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Sun Prominences, Plasma Trails, and Flares

Ed HahnenbergTuesday, December 4th, was a fairly active day on the sun. I had just received an Imaging Source DMK 41AU02 monochrome CCD camera to do detailed imaging of the planets, the moon, and the sun. The day was a sunny day early in the afternoon. This was going to be an experiment in imaging through my Coronado PST. I had had problems taking astrophotographs with my Imaging Source DMK 21 color camera due to its IR filter.

I have been doing a lot of research in how best to take astrophotographs of the sun.  I had taken pictures of the sun through an ordinary solar filter.  One such example is below.

However, the sun is a seething star with all kinds of activity taking place on it that you can’t see or photograph with an ordinary solar filter.  One needs to use a camera that can capture prominences, plasma trails, and solar flares.  The most popular telescope to do this with is the Coronado PST H-alpha scope or with much costlier filters for larger telescopes.

Below is an image of the Coronado mounted on my C1400.

At first my new camera was unable to reach focus. From my research I had learned that those who were successful in taking solar images used a Barlow or Powermate lens to increase the image by 2X or so. I took several images of the sun with the DMK 41, using a 2X Barlow. Focusing was done by the focus knob on the Coronado.

Here is my first image showing the edge of the sun with prominences and sun spots.

You will notice the prominences at the edge of the sun in the upper left corner which are  large, bright, gaseous feature extending outward from the sun’s surface.  A prominence forms over timescales of about a day, and prominences may persist anywhere from one hour to nearly a year, although in the hour I was imaging, these prominences decreased in size.  Most last for several weeks or months. Part of my image of the sun is washed out and the focus needs adjustment, but considering that this was my first attempt….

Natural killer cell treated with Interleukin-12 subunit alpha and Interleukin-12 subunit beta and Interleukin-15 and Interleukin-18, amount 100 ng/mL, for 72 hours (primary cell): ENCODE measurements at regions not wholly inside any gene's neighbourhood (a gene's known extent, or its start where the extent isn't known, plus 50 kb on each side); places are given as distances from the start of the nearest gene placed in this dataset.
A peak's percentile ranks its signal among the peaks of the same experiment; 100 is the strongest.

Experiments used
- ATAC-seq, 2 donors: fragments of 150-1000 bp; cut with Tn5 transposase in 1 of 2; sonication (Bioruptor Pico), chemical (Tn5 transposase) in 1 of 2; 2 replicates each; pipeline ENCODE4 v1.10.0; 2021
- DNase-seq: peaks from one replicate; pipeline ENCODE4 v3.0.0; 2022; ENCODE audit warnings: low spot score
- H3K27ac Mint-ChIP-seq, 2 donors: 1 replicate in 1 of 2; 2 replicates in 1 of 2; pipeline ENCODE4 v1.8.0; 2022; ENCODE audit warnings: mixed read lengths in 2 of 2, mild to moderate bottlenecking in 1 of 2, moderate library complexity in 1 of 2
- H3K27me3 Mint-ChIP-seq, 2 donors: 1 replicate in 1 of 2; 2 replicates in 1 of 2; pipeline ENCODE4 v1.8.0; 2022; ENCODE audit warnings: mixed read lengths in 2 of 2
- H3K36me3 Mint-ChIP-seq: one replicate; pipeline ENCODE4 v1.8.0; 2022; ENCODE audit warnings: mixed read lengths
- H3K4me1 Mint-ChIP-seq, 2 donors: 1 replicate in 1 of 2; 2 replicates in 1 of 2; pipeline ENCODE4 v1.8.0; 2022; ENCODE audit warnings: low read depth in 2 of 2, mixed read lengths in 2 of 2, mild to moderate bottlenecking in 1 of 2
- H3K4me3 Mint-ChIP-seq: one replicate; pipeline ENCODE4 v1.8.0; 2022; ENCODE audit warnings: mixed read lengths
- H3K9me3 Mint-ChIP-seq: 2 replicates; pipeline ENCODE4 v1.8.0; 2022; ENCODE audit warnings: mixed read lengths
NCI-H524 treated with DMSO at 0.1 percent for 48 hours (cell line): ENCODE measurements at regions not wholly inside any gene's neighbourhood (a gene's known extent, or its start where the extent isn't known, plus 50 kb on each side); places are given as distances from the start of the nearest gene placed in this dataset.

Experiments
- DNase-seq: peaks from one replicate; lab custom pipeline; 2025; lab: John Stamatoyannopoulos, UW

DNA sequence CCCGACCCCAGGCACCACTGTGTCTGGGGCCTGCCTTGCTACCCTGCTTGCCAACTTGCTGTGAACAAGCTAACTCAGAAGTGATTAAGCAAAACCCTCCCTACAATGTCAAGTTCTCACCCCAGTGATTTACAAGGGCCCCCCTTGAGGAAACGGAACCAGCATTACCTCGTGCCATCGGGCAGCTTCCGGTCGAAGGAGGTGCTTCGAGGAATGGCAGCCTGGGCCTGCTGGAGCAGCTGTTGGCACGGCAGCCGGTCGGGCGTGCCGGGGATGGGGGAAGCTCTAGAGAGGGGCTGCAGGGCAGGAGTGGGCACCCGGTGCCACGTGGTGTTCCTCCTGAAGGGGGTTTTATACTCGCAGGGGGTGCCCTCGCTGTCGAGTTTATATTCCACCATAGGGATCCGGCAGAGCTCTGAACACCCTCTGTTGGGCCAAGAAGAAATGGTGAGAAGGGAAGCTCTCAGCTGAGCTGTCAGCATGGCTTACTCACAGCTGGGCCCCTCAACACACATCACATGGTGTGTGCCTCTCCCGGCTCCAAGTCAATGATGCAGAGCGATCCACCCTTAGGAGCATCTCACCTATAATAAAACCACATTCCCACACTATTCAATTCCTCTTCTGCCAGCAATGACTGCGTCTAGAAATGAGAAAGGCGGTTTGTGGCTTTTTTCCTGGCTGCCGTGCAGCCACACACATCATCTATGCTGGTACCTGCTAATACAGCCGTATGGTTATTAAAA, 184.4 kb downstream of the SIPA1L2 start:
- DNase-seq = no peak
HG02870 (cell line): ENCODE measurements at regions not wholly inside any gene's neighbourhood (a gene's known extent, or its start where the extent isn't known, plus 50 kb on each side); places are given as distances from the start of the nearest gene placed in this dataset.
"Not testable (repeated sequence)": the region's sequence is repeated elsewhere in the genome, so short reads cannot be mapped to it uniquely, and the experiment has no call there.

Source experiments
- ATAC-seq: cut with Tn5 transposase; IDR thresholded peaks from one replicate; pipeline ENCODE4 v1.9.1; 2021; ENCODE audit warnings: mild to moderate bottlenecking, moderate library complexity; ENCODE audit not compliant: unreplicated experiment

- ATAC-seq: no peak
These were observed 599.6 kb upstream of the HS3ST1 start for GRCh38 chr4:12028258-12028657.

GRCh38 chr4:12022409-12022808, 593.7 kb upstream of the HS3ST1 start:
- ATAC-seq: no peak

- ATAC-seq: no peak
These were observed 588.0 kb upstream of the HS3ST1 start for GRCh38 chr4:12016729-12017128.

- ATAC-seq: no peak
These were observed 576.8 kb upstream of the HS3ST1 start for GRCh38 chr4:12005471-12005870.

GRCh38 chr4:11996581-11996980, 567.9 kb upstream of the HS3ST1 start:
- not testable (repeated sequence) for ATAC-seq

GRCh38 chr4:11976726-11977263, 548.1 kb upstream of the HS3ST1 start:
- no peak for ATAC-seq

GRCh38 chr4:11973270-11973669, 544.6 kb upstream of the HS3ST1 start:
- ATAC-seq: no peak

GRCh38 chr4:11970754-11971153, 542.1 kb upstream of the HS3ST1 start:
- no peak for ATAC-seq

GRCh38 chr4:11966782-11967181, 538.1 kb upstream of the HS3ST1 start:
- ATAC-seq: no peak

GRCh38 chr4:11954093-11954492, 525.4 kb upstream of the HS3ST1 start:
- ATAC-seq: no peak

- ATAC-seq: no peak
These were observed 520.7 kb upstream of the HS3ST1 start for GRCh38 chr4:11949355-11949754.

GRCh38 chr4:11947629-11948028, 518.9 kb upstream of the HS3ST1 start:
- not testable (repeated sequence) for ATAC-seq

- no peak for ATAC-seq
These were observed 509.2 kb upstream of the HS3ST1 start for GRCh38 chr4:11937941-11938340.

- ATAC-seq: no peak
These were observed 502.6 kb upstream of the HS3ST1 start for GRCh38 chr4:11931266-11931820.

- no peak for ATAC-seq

I took another image showing much more solar activity using the Coronado, which doesn’t just darken the Sun but picks out a very specific color of light (in the red part of the spectrum) and isolates that, letting it through while blocking everything else. Warm hydrogen (like in the filament) emits that color, so if you use that filter the loop of plasma looks pretty much the same against the Sun as it does against the sky. It’s a bit of a trick, but is useful in showing that plasma trails and prominences are just two different views of the same structure. You can see the plasma trail which looks like a dark upside-down “U”.

I will be learning how better to colorize future images of the sun despite using a monochrome camera. There are many ways to do this. I used Windows Live Photo Gallery in combination with Photoshop.

All in all I was quite pleased with my first results in this new area of astrophotography.  Click on both images for more detail.

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